Kinohi Nishikawa

Assistant Professor & John E. Annan Bicentennial Preceptor
Department of English & Department of African American Studies
Ph.D, Literature
Duke University
B54 McCosh Hall
office phone:
(609) 258-6494
Kinohi Nishikawa

Kinohi Nishikawa specializes in African American literature and modern print culture. He earned his A.B. in English summa cum laude from Dartmouth College and his Ph.D. in Literature from Duke University. From 2010-2012 he was a postdoctoral fellow in the Department of African American Studies at Northwestern University. His work has been supported by the Woodrow Wilson National Fellowship Foundation, the U.S. Department of Education, and the National Endowment for the Humanities.

His first book is a study of black pulp fiction’s uncanny origins in girlie magazines and sleaze paperbacks of the 1960s. His major work in progress considers the important yet overlooked role book design (e.g., typography, paper quality, cover art) has played in shaping modern African American literature. His essays and articles elaborate on these long-term interests with specific case studies of black book and periodical history.

Recent publications includes a chapter on Donald Goines’s graphic novel Daddy Cool in the edited comics collection The Blacker the Ink (Rutgers, 2015), an essay on the politics of reading urban fiction in PMLA (2015), and an article on Black Arts Movement editor Hoyt W. Fuller in Chicago Review (2016). His “The Archive on Its Own: Black Politics, Independent Publishing, and The Negotiations” won the 2015 Katherine Newman Best Essay Award from MELUS.

Forthcoming publications include essays on action-adventure novelist Joseph Nazel, Paris expatriate Melvin Van Peebles, and urban fiction author and Trenton, New Jersey, native Wahida Clark.


AAS 212/ENG 212
What’s So Funny? Forms of African American Humor

What’s so funny? is a question that could be turned around to ask: Who’s laughing? Comedian Dave Chappelle might say it’s a question about who gets the joke, and who doesn’t. This survey of African American humor is an introduction to getting the joke. We study the technical artistry of black humorists and comedians and reflect on the audiences for whom they write and perform. We examine a range of cultural expression, from the dozens to stand-up comedy. In our critical and creative work, we assess how past forms and strategies can be adapted to the project of African American humor today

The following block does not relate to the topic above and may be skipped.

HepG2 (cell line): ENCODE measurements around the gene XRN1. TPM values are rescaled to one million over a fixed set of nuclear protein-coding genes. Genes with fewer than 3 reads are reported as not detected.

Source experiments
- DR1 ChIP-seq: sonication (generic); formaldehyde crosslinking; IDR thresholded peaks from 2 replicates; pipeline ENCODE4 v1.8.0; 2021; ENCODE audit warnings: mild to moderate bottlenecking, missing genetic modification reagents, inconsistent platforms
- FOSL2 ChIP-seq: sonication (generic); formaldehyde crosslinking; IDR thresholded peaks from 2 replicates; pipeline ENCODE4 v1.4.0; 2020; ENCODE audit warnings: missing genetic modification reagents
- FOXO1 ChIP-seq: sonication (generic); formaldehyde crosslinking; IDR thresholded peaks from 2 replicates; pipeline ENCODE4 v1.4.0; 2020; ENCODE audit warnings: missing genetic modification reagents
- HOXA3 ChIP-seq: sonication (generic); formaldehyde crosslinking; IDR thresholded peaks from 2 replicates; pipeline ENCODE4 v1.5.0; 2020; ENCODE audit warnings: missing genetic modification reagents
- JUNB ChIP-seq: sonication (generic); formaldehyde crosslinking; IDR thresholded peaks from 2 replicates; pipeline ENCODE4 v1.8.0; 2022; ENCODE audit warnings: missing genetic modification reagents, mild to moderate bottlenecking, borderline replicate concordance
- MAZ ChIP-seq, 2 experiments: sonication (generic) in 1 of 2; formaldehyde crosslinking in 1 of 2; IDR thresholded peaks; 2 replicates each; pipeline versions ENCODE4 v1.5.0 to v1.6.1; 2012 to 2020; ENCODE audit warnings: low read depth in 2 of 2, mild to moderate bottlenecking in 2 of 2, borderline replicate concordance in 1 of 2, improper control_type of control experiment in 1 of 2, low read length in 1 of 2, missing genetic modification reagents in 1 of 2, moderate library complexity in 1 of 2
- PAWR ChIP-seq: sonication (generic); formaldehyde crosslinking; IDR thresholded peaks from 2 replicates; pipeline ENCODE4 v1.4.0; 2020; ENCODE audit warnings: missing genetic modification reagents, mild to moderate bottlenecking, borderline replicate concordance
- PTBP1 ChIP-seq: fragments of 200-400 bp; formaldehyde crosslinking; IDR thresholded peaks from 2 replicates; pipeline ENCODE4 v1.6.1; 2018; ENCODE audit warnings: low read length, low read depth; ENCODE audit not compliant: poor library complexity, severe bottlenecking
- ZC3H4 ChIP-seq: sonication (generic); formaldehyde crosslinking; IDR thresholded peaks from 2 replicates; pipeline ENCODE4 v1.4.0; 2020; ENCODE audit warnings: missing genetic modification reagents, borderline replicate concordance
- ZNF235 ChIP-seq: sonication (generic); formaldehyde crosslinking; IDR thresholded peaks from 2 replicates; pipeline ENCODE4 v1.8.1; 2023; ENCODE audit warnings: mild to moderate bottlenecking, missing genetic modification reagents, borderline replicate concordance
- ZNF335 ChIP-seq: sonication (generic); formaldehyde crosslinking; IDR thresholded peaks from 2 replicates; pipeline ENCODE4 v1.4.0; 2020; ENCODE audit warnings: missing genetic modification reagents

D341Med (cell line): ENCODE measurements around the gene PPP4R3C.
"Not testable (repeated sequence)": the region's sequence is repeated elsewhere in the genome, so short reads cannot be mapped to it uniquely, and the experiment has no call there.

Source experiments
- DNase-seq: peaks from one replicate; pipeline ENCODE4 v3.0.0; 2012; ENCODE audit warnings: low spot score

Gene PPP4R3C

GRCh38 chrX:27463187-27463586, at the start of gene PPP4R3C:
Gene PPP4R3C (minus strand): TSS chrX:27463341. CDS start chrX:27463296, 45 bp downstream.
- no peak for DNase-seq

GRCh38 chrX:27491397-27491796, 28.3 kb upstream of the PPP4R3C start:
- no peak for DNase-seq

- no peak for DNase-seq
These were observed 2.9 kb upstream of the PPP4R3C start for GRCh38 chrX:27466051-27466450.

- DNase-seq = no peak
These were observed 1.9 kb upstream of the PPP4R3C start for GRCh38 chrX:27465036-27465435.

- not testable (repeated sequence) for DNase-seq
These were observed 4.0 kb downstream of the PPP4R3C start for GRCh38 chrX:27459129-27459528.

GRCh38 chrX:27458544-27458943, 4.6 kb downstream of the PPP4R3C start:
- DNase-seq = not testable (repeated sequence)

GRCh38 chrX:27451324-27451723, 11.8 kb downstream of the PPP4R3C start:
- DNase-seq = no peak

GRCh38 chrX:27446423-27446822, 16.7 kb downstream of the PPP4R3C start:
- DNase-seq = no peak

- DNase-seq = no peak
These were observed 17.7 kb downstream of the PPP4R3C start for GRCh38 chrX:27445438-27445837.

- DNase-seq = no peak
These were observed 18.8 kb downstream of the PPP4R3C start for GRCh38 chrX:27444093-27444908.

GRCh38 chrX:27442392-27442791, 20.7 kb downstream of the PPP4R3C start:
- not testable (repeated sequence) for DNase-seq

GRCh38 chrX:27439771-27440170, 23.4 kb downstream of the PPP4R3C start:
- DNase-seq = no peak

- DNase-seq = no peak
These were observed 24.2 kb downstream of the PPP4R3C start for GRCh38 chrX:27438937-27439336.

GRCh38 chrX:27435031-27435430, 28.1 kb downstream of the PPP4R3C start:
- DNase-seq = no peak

AMS 360 / ENG 387 / AAS 360
Afro-Asian Masculinities

This course undertakes a comparative, cross-cultural analysis of African American and Asian American social formations. In doing so, it aims to highlight when and how seemingly distinct racial and ethnic experiences have come together on matters of labor, citizenship, international politics, and especially gender and sexual ideology. It attends to cross-cultural dialogue as well: for example, in the martial arts (Bruce Lee) and hip hop (Wu-Tang Clan). The course offers a unique opportunity to bring ethnic studies, black studies, and gender studies into dynamic conversation.

ENG 556 / AAS 556
African-American Literature: The Archival Turn

If the institutionalization of African American literary history entailed constructing a usable past, what does the field’s recent archival turn recommend for future study? The seminar takes up this question as a matter of critical inquiry and research practice. We survey foundational and contemporary black archive theory, paying special attention to problems of history and memory, loss and recovery. At the same time, we grapple with the politics and procedures of actually doing archival research, weighing our desire to tell new stories against the realization that sometimes we cannot.